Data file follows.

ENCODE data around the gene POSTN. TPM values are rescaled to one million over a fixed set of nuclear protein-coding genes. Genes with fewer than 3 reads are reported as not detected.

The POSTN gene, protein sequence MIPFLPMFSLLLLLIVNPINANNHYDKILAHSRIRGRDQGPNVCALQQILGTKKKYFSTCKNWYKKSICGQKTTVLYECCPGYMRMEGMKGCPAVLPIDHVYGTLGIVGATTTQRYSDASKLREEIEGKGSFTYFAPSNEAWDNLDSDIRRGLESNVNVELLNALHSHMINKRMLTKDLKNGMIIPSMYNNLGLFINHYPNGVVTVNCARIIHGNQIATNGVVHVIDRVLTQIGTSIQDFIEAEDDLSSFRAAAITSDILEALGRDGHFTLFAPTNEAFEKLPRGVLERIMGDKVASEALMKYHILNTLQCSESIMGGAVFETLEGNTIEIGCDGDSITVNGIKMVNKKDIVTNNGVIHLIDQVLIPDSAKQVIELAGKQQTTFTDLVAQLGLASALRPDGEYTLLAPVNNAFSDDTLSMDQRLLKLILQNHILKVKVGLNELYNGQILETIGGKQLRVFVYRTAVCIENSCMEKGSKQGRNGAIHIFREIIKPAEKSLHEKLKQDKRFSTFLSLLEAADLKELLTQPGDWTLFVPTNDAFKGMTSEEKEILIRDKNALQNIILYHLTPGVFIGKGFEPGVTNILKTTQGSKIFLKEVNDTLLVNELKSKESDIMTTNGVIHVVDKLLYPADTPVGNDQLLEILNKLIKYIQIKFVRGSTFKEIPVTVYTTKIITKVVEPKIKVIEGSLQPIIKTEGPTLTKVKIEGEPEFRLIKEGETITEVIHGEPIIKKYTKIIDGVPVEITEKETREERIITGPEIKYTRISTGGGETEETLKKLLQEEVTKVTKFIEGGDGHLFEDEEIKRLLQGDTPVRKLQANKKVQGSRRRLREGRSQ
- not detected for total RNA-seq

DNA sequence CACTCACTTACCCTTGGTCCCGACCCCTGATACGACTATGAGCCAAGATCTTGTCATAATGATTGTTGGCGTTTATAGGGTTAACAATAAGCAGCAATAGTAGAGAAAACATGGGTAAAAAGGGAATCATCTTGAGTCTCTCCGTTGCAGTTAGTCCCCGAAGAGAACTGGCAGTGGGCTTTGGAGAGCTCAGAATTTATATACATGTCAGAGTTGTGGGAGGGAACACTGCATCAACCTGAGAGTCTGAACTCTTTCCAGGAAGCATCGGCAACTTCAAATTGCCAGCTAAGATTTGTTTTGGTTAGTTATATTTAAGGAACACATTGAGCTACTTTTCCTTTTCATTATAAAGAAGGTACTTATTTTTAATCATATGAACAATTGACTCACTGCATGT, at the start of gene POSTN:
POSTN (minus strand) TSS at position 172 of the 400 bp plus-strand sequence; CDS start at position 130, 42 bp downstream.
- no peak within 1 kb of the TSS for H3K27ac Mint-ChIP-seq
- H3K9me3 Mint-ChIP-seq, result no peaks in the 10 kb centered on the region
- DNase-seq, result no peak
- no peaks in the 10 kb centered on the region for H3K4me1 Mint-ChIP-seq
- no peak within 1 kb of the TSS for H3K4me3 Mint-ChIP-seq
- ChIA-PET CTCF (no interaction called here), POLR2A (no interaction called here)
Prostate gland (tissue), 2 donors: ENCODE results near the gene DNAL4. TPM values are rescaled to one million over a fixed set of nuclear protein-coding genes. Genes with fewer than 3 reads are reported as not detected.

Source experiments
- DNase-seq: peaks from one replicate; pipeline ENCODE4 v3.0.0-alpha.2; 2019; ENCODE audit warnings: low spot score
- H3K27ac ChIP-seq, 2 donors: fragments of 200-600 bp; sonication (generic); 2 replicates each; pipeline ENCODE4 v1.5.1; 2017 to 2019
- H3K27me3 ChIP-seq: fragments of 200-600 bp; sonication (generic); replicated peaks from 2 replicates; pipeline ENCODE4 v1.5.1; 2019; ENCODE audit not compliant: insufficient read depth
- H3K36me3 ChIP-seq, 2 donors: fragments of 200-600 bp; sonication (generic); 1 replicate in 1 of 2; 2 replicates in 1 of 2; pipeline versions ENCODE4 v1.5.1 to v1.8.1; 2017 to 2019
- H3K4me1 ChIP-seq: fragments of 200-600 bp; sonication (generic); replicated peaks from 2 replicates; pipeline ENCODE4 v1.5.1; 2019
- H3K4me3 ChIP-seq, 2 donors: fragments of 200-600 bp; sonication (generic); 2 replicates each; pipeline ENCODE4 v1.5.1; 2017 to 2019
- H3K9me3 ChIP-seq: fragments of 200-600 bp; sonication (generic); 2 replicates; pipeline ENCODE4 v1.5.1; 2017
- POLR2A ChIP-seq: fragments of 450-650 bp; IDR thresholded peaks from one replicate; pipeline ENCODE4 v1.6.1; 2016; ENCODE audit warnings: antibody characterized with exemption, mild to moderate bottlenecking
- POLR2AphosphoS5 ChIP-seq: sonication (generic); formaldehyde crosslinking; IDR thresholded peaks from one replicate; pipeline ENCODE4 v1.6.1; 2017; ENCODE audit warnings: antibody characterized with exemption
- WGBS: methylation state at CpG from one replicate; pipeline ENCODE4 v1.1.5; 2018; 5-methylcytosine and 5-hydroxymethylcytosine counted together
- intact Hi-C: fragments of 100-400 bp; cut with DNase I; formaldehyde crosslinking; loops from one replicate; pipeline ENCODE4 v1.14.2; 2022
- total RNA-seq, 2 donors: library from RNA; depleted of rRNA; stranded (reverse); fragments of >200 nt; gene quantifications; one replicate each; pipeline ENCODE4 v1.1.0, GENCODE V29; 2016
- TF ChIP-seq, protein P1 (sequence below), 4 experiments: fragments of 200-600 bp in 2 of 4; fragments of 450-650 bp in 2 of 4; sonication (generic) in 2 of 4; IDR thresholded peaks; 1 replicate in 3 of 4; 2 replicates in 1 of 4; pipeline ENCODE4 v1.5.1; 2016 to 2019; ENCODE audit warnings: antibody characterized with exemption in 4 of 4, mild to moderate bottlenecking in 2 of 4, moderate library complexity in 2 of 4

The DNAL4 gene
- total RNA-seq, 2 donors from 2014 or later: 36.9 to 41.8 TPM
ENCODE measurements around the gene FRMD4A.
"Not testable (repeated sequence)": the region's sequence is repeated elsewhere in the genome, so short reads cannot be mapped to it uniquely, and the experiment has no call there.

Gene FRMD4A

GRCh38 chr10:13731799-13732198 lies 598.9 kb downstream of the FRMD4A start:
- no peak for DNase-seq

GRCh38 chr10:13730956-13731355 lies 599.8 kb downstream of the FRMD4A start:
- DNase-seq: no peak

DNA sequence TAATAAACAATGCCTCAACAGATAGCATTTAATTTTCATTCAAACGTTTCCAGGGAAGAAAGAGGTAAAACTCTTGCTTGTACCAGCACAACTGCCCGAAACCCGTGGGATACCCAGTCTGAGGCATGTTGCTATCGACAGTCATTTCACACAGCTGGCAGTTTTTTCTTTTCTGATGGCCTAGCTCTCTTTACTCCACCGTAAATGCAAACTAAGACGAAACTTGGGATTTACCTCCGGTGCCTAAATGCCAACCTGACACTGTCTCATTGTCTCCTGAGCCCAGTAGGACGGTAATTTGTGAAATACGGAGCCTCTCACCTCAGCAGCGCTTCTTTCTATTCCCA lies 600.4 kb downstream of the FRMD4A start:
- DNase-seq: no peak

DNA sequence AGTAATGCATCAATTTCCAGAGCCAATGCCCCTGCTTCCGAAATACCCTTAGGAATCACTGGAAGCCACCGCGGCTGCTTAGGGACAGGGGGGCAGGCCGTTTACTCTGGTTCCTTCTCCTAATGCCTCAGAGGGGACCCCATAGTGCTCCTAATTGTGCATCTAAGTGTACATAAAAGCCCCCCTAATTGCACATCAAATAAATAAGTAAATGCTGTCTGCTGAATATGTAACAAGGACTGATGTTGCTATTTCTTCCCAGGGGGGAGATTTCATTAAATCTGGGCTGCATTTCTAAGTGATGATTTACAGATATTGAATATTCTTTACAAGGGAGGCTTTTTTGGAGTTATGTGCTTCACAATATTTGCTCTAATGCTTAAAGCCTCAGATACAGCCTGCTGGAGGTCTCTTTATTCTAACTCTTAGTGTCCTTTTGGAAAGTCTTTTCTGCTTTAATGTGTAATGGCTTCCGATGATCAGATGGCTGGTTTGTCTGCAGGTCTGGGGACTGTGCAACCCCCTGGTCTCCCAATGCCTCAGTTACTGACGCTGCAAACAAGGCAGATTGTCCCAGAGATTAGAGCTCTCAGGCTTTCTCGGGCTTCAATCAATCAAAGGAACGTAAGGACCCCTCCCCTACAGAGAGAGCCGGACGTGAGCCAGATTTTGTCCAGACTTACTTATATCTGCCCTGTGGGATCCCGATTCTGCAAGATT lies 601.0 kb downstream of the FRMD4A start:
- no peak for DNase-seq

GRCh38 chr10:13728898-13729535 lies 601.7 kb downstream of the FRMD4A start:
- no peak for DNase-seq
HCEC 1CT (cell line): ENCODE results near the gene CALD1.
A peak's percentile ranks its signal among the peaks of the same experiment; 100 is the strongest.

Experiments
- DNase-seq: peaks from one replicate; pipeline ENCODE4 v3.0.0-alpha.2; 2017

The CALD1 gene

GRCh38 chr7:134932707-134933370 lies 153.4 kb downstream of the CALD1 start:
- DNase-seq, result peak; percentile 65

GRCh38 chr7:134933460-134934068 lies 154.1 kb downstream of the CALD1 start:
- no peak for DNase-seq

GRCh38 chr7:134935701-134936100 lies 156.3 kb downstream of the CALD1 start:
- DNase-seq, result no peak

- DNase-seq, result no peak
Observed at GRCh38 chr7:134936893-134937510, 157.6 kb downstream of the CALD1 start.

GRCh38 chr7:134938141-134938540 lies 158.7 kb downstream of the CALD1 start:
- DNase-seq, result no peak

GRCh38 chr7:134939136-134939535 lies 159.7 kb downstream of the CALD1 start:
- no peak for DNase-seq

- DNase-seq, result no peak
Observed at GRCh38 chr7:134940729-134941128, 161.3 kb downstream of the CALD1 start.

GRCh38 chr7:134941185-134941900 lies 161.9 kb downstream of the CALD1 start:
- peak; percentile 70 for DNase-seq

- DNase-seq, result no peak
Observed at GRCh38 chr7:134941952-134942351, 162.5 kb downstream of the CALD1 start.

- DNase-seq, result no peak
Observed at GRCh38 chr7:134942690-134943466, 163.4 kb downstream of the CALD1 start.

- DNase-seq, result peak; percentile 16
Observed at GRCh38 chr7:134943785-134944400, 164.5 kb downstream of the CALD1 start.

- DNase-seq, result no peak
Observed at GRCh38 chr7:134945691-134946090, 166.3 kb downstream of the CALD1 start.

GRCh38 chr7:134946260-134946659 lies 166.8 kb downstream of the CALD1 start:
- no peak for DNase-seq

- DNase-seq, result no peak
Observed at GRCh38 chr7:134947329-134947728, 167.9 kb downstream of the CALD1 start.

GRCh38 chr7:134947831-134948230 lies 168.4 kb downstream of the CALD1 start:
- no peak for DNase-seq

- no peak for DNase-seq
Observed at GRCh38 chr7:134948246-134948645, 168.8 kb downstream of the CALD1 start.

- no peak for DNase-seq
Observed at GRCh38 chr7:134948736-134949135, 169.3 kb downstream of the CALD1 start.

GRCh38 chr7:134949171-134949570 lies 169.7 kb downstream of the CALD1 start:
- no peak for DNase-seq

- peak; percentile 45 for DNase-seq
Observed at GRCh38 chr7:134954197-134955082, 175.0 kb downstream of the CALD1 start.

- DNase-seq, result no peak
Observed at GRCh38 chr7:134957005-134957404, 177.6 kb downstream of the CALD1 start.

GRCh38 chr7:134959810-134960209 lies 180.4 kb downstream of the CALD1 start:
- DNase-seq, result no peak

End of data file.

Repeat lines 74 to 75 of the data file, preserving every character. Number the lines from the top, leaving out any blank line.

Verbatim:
Observed at GRCh38 chr7:134947329-134947728, 167.9 kb downstream of the CALD1 start.

GRCh38 chr7:134947831-134948230 lies 168.4 kb downstream of the CALD1 start: